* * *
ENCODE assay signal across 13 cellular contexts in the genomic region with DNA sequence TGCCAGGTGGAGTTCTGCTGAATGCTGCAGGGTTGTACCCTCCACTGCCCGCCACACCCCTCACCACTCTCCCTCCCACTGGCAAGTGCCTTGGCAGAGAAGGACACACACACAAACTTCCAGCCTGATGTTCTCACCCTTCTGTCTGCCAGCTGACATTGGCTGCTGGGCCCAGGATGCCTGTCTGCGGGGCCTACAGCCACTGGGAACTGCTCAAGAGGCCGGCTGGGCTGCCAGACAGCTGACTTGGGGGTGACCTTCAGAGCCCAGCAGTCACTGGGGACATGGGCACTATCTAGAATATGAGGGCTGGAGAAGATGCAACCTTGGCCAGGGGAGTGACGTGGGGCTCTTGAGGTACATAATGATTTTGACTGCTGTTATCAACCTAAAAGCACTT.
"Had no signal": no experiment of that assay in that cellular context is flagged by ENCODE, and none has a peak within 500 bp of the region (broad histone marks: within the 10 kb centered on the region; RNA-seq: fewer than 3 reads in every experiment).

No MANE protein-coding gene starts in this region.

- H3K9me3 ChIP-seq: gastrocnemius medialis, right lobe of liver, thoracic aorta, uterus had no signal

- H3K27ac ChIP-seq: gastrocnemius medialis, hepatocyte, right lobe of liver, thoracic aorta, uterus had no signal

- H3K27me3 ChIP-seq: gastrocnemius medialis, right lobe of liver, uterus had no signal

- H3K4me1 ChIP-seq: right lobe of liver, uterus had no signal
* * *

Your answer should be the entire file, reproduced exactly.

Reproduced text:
ENCODE assay signal across 13 cellular contexts in the genomic region with DNA sequence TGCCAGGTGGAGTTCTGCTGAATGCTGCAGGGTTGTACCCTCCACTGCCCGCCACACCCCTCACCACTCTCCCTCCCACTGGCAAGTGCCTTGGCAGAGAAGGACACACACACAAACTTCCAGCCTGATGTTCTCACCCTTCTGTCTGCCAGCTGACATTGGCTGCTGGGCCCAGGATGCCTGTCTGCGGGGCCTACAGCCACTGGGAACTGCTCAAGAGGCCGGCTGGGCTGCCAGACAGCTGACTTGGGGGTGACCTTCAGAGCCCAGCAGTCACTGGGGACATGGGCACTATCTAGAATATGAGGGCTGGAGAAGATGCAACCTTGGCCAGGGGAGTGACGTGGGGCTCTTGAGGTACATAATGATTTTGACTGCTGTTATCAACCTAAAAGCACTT.
"Had no signal": no experiment of that assay in that cellular context is flagged by ENCODE, and none has a peak within 500 bp of the region (broad histone marks: within the 10 kb centered on the region; RNA-seq: fewer than 3 reads in every experiment).

No MANE protein-coding gene starts in this region.

- H3K9me3 ChIP-seq: gastrocnemius medialis, right lobe of liver, thoracic aorta, uterus had no signal

- H3K27ac ChIP-seq: gastrocnemius medialis, hepatocyte, right lobe of liver, thoracic aorta, uterus had no signal

- H3K27me3 ChIP-seq: gastrocnemius medialis, right lobe of liver, uterus had no signal

- H3K4me1 ChIP-seq: right lobe of liver, uterus had no signal